Readers Write: (April 27): Child protection, health care costs, mayor's style

  • Updated: April 25, 2014 - 5:40 PM

Seven in 10 child abuse calls not checked? That’s a problem.


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Minnesota has a serious problem to address

For several years, the organization Safe Passages has been a watchdog group trying to speak clearly about the need for better screening data and standards for children reported to child protection. When Minnesota has an average of 71 percent of its children screened out of receiving further investigation and the national average is 38 percent, as reported by the Star Tribune in a front-page article April 20, something needs to be done.

Safe Passages has been lobbying the Legislature to pass common-sense requirements to protect children. It is very important we keep data on the number of calls on a child even if the call is screened out. It would allow people to see a pattern that might warn that a child needs intervention. We also need state standards of what constitutes neglect. As stated in the article, there is a wide variation in what each county thinks of as neglect.

As a guardian ad litem of Hennepin County, I have seen social workers and child service workers give their very best to protect neglected and abused children, but first they need to receive the referral.

Kay Kramer, St. Anthony

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Our supposedly progressive state manages to be third-highest in the nation in its willingness to turn a blind eye to suffering among our most innocent. It is beyond stunning that half of Minnesota counties would refuse to intervene when a father threatens his son and shoots the family dog in front of the child, or when a father chokes and punches the mother as kids play video games.

As state taxpayers, all of us pay heavily to support the Department of Human Services. This is a scandal of the first order. Gov. Mark Dayton and his legislative majorities have a moral imperative to respond to this outrageous, ongoing abuse of our children.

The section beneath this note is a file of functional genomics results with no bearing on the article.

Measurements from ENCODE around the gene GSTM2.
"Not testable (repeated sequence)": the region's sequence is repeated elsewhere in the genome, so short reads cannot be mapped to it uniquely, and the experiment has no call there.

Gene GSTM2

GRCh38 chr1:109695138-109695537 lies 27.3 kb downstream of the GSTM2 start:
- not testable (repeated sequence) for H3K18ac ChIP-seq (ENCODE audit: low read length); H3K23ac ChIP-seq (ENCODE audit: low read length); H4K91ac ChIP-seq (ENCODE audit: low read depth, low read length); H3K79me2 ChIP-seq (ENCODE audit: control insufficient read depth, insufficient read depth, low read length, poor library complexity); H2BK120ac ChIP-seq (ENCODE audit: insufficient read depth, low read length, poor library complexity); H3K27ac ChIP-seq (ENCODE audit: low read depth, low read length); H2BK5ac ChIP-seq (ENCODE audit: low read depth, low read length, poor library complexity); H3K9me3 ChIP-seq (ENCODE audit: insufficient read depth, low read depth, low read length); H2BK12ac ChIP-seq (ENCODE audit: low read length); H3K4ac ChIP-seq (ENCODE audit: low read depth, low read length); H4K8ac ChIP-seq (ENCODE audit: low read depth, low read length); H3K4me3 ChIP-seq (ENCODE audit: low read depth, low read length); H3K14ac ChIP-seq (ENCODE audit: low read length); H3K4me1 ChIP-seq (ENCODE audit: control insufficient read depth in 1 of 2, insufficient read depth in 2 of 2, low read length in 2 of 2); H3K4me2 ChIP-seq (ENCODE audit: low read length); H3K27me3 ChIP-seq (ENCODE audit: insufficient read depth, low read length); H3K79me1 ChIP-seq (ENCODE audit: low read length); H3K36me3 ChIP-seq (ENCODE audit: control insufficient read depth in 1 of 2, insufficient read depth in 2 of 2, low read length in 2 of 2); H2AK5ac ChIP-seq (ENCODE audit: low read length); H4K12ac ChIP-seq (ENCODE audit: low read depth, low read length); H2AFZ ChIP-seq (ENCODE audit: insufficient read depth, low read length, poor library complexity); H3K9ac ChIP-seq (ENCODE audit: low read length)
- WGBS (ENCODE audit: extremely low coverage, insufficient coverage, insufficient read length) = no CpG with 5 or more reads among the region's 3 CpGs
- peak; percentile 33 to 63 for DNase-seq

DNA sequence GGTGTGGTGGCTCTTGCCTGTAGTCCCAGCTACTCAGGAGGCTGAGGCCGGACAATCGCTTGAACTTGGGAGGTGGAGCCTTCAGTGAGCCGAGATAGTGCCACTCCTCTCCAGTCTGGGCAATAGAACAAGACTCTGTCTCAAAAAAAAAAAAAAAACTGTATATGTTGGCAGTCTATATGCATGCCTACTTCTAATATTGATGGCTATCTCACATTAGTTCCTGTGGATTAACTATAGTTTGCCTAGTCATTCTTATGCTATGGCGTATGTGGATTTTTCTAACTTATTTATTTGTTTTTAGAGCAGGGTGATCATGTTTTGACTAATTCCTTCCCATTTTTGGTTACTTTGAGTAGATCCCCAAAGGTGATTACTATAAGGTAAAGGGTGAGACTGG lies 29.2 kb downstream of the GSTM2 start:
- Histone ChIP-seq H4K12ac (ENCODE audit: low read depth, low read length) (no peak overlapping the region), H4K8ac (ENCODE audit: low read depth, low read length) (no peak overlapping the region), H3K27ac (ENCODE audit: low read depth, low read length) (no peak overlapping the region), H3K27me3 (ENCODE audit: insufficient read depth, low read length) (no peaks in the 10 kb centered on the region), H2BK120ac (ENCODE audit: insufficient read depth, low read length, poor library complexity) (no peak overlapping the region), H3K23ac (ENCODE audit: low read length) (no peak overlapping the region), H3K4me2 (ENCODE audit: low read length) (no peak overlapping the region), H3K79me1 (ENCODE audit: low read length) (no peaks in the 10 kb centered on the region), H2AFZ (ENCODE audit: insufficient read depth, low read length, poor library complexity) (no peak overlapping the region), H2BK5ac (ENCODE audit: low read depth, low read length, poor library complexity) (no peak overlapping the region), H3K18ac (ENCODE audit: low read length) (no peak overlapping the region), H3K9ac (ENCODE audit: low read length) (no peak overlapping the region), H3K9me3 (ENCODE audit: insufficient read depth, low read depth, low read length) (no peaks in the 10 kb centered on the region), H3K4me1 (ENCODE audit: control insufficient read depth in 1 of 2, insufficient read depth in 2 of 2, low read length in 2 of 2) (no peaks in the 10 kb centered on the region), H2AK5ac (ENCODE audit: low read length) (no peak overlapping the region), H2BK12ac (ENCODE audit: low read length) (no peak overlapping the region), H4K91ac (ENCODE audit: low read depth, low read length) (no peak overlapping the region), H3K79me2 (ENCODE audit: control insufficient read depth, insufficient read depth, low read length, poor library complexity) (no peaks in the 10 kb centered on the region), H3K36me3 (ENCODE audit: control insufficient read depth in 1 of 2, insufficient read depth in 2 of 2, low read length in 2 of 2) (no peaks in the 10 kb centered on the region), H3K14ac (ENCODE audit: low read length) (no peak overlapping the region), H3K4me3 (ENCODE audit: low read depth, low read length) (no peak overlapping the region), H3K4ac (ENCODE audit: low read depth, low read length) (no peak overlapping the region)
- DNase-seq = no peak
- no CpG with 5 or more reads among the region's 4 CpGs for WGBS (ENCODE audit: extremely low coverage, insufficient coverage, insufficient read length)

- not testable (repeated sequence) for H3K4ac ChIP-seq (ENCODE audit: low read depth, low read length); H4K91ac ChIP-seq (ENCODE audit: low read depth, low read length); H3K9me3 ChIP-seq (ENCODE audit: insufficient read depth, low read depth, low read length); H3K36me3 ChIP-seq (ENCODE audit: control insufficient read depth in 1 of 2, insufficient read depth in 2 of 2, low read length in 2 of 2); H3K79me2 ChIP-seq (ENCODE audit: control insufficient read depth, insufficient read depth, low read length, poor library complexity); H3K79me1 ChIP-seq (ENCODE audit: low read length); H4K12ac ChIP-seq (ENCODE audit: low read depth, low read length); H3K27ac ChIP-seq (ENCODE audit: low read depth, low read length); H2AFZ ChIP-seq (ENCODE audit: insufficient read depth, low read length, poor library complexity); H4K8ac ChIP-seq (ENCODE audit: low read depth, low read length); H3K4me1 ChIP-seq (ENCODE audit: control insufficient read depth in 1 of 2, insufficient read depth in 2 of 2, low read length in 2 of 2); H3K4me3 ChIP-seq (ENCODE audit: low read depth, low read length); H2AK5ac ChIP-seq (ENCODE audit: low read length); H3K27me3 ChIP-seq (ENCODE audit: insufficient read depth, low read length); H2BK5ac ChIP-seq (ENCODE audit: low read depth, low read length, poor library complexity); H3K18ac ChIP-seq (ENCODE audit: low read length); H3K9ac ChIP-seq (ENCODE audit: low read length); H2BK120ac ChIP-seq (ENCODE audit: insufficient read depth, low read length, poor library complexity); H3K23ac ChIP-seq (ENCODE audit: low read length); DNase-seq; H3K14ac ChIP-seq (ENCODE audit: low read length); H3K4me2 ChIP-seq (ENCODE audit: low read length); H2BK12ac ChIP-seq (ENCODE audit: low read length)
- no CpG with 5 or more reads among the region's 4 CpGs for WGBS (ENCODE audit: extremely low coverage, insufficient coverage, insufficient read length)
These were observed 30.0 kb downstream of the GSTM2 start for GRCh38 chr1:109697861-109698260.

Mark H. Reed, Plymouth



More transparency? Or a more-personal stake?

D.J. Tice is entirely correct to chastise most of our congressional delegation for resisting the needed cuts to Medicare Advantage insurance companies (“What you pay? Hard to say when it’s health care,” April 18). Sens. Al Franken, Amy Klobuchar and the others should know that such privatization of public programs rarely achieves the promised savings. As with the outsourcing of state-funded health care programs such as Medical Assistance, we instead get higher costs and self-protective obfuscation.

Tice’s comparison of the health care marketplace to more transparent ones for food and gasoline is telling but potentially confusing to readers. It is often unreasonable for those with medical needs to go shopping. (A weekend special on appendectomies?) It would make more sense to subject medical providers to transparent and broadly applicable negotiated fees, leveraging the power of the largest possible pool of insured and making the resulting discounts available to all.

This is the essence of the much-maligned “single-payer” method of financing health care. Negotiation of fees by a public-private partnership also is practiced by our water and electrical utility commissions. No one seems to be calling that “socialism.” We just take the benefits for granted.

Joel Clemmer, St. Paul

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